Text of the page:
Shoreline Community College’s Biotechnology Lab opens its doors to high school students for three week-long explorations of biotechnology and DNA sequencing!
Program Length: 1 week
Application Deadline: Applications open February 2020
Session 1: July 6-10, 2020 – Biotechnology Essentials & Beyond
Biotechnology is a diverse field that includes tools and techniques that are used in all fields of biology. This camp includes micropipetting; DNA purification, PCR and sequence analysis used to identify species (also called “DNA Barcoding”); making a genetically modified organism (GMO); and visits with scientists from the Puget Sound area. This camp is designed for rising freshman, rising sophomores, and campers of any age interested in basic biotechnology training. This camp also provides all of the training needed for subsequent camps.
Session 2 : July 20-24, 2020 – Biotechnology & Orca Conservation
Orcas (also known as Killer Whales or Orcinus orca) are an iconic species central to the ecosystem and culture of the Pacific Northwest. In recent years, our Southern Resident Orcas have faced great challenges to their long-term survival, including food insecurity and stress from boat and ship traffic in the Puget Sound. In order to help them survive, we must understand the greatest threats to their health. Analyzing scat provides an opportunity to evaluate Orca health in a non-invasive way without adding to their stress. In addition to learning many techniques associated with scat studies and how to evaluate the health of the Puget Sound food web, campers will also be able to meet with the scientists at the University of Washington engaged in this cutting-edge and vital research. This camp will also include tours of other research labs at the University of Washington and is designed for rising juniors and seniors, PROJECT BIOTECH camp alumni, or other students with more biotechnology experience.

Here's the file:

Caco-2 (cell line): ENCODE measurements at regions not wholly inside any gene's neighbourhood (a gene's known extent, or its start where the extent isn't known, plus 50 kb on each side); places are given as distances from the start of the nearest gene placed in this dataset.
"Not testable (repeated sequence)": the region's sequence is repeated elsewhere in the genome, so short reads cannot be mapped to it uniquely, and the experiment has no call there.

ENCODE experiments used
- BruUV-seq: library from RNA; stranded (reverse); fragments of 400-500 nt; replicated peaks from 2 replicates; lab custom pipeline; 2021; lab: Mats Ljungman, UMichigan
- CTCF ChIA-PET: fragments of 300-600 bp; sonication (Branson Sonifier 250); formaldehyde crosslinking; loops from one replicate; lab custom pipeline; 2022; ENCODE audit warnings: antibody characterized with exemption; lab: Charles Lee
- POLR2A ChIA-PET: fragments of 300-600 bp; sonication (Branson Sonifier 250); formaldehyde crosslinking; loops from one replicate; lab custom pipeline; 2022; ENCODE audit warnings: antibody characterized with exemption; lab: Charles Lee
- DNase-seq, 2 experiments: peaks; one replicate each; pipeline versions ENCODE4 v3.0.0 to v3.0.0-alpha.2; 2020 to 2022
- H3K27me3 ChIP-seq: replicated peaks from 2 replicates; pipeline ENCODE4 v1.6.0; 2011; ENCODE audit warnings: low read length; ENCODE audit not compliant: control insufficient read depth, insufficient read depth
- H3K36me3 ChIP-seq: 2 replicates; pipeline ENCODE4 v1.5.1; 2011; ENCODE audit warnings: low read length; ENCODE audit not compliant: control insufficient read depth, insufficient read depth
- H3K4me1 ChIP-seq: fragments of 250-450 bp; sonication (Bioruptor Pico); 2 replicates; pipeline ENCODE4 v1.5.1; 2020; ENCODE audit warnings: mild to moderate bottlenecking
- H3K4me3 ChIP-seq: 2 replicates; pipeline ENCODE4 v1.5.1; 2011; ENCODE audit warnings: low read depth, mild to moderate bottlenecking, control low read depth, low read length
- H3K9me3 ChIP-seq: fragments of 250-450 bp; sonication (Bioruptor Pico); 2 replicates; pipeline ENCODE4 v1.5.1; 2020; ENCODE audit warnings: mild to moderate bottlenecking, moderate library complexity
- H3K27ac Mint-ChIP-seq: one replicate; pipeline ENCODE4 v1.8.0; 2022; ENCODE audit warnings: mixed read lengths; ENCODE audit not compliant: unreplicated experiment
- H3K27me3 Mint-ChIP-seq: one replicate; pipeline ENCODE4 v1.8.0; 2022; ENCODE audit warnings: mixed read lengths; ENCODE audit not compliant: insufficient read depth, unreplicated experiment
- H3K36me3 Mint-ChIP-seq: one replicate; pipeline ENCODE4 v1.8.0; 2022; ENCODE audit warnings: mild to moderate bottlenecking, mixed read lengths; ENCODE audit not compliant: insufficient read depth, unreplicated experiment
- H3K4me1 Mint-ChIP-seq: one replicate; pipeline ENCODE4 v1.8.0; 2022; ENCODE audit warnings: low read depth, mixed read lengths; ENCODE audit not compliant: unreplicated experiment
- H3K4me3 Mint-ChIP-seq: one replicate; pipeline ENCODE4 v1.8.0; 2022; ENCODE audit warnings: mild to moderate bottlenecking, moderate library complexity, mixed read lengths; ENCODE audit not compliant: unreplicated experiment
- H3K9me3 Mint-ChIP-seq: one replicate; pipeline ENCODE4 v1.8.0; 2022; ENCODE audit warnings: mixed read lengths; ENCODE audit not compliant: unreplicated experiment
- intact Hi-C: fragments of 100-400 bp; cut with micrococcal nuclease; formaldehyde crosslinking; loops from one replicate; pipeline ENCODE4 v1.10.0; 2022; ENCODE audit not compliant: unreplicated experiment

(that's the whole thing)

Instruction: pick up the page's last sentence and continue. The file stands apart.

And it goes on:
Session 3: August 3-7, 2020 – Biotechnology & Infectious Disease: Tracking Pandemic Flu
During the 2017-2018 flu season, an estimated 79,000 Americans died of the flu and its complications, compared to 12,000 to 56,000 in previous years (www.cdc.gov/flu). Each year, there is a risk of a new pandemic strain arising, defined by the Centers for Disease Control and Prevention (CDC) as “a global outbreak of a new influenza virus [which] happens when new (novel) influenza viruses emerge which are able to infect people easily and spread from person to person in an efficient and sustained way.” Campers will learn about the epidemiology of influenza, including how novel influenza strains emerge, and how they are identified and studied. This camp provides hands-on lab and computer activities like those researchers use to study infectious disease outbreaks, including diagnostic tools (ELISAs and Western blots), and sequence analysis and comparisons of current influenza vaccine strains and circulating strains of the flu. This camp will also include tours of local research institutions near downtown Seattle and is designed for rising juniors and seniors, PROJECT BIOTECH camp alumni, or other students with more biotechnology experience.
Applications from current 8th through 11th graders will be reviewed immediately. 12th grade student applications will be reviewed after June 15th if there are camp openings available.
Time: 9 am – 4 pm (Monday to Friday)
Cost: $450 per student (financial need-based scholarships are available)